But UConn went 9-3 last season as an independent and didn't get a postseason sniff.
Given the dearth of desirable bowl programs, you wonder how the conference got to keep its BCS bid. Maybe commissioner Mike Tranghese's peers simply had pity on him and his league after all it has gone through in the past year.
The clock is running. Big East champions will have to average a final No. 12 ranking in the BCS ratings over a four-year period or the conference's BCS status will be reviewed.
All that overshadows the Mountaineers. For now, they are the Big East's best program, which is saying more than you might think. They might be giants -- the next program to make the jump to national prominence.
Coach Rich Rodriguez seems to have hit his stride in his fourth year at the school. After a 1-4 start, his team won seven of its final eight. A heart-breaking loss at Miami meant the Mountaineers had to share the conference title at 6-1. Over the past two seasons, West Virginia has won 12 of 14 conference games.
An undefeated season is not out of the question even with Maryland and Virginia Tech on the schedule. The Mountaineers are still smarting from being swept by the Terps last season -- 34-7 in the regular season and 41-7 in the Gator Bowl. The Hokies will be waiting in Blacksburg after losing the past two to the 'Neers.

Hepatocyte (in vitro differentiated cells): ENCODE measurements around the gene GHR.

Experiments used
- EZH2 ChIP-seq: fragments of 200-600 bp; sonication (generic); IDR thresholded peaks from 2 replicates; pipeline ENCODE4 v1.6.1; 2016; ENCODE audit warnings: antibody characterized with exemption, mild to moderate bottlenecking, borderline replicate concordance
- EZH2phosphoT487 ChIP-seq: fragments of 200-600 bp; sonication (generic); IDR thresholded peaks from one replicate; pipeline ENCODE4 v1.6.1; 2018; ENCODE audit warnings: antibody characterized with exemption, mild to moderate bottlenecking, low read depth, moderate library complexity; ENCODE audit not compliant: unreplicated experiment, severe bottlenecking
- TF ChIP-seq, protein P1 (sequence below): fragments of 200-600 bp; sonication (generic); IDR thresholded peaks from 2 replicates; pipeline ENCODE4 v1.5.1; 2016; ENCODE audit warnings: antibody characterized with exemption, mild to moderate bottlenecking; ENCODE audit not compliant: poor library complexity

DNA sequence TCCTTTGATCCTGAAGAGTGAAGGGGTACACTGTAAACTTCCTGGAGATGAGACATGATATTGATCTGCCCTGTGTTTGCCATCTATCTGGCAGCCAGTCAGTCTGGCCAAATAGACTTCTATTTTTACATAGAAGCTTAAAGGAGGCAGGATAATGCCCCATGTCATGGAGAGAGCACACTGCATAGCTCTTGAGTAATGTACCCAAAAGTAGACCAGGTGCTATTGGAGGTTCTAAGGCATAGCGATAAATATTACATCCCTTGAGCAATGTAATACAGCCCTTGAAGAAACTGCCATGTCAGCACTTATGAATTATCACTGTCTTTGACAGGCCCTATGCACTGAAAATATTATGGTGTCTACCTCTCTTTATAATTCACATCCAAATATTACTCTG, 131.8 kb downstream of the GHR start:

Rodriguez is known as an offensive mastermind, but West Virginia has developed into a tough, all-around team. Who can forget Quincy Wilson's run in the Orange Bowl last year against Miami? With only four returning starters, the defense held opponents to 3.5 yards per rush.
It starts this year, though, with quarterback Rasheed Marshall. The poor man's Michael Vick has run or passed for 46 combined touchdowns in his career. Health is definitely an issue. Marshall missed all or parts of three games with a concussion and abdominal injuries. In the spring scrimmage, he broke a thumb.